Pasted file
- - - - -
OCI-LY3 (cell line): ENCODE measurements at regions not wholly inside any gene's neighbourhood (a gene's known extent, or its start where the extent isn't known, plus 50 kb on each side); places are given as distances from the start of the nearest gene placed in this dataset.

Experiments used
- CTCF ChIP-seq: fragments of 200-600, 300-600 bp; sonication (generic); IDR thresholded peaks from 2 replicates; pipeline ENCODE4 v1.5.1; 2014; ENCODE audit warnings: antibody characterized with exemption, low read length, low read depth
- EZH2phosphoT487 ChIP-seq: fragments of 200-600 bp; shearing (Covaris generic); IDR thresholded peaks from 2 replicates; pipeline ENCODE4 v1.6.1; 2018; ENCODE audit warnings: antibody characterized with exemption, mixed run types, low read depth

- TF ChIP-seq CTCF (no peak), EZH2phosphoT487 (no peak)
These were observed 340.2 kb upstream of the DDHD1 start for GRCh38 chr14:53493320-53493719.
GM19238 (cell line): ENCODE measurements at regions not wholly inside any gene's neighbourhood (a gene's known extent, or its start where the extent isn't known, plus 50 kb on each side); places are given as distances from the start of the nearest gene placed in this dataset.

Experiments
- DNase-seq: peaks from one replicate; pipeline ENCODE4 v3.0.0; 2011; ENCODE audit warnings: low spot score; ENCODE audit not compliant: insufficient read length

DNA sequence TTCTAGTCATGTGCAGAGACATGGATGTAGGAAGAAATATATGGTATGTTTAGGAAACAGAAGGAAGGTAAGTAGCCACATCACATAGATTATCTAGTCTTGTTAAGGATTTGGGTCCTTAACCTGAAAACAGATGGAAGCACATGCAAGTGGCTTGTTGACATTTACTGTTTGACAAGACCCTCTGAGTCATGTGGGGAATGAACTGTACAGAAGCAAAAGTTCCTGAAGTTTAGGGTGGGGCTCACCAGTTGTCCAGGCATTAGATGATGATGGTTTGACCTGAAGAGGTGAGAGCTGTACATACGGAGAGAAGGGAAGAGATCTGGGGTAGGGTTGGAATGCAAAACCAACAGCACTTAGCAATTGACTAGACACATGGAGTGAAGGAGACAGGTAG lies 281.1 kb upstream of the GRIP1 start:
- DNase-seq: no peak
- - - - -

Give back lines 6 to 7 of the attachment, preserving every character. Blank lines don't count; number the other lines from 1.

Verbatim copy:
These were observed 340.2 kb upstream of the DDHD1 start for GRCh38 chr14:53493320-53493719.
GM19238 (cell line): ENCODE measurements at regions not wholly inside any gene's neighbourhood (a gene's known extent, or its start where the extent isn't known, plus 50 kb on each side); places are given as distances from the start of the nearest gene placed in this dataset.